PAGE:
Dyslipidemia is an independent risk factor for atherosclerosis. MiR-33a/b, miR-19b, miR-144-3p, and miR-30c have been identified as critical regulators of lipid metabolism10,11,12,13,14,15,16,22,29. Our present data reveal that miR-181a overexpression has no effects on plasma total cholesterol, triglyceride, low-density lipoprotein, and high-density lipoprotein levels in HFD fed apoE−/− mice, suggesting other mechanism rather than lipid-lowering effect underlying the anti-atherogenesis of miR-181a.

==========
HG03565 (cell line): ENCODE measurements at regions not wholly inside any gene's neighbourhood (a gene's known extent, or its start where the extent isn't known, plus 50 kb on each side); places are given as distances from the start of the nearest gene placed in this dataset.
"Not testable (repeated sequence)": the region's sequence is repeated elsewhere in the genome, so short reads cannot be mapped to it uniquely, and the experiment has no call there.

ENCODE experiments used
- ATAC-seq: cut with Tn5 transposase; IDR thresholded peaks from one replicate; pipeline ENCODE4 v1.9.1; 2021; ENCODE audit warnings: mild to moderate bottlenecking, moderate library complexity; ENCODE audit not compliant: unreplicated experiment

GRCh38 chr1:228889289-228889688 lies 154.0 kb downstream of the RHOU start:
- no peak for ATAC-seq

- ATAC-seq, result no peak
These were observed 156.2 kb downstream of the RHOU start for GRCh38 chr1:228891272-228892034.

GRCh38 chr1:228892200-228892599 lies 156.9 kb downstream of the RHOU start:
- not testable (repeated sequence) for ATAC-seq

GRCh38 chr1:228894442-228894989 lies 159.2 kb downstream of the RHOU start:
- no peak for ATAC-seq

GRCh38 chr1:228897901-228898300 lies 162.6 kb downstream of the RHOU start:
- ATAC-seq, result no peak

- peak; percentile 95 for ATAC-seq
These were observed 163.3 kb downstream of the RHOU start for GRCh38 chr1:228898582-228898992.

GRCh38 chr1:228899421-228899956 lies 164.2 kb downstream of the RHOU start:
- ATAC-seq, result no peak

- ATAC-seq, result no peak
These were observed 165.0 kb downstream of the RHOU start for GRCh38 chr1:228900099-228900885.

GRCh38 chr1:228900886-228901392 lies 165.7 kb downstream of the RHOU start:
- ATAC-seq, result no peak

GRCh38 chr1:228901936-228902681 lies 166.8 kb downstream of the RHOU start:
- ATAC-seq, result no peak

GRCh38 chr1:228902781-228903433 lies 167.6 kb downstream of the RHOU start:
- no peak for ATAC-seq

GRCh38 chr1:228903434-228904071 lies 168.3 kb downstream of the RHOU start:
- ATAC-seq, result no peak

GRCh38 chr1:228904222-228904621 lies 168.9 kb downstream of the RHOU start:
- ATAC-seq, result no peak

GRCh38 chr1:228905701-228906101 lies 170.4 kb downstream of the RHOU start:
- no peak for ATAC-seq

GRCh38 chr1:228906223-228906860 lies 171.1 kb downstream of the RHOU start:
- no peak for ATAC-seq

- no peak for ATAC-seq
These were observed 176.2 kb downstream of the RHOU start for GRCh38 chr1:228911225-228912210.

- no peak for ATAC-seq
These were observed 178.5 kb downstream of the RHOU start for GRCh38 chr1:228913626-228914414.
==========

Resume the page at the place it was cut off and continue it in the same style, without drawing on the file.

Since atherosclerosis is not only a lipid-driven disease, but also a chronic low-grade inflammatory disease of the vessel wall, vascular inflammation and activation of immune cells play crucial roles in the pathphysiology of atherosclerosis33,34,35. MiR-181a-5p has been reported to be a essential regulator of T lymphocyte differentiation and activation36,37,38. Overexpression of miR-181a-5p enhances the sensitivity and signaling strength of T lymphocyte in response to antigens36,37,38. However, our results here showed that T cell, leukocyte and macrophage contents in atherosclerotic lesions were virtually reduced in HFD fed apoE−/− mice received miR-181a-5p and miR-181a-3p. In addition, miR-181a-5p and miR-181a-3p treatment obviously decreased the expression of adhesion molecules such as ICAM-1 and VCAM-1 in aortic arch and in HUVECs, and inhibited the adhesion of leukocyte to endothelial cells. These findings indicate that defect of adhesive capability after miR-181a-5p and miR-181a-3p mimics treatment is likely the cause of the declined myeloid cell infiltration into the vascular wall.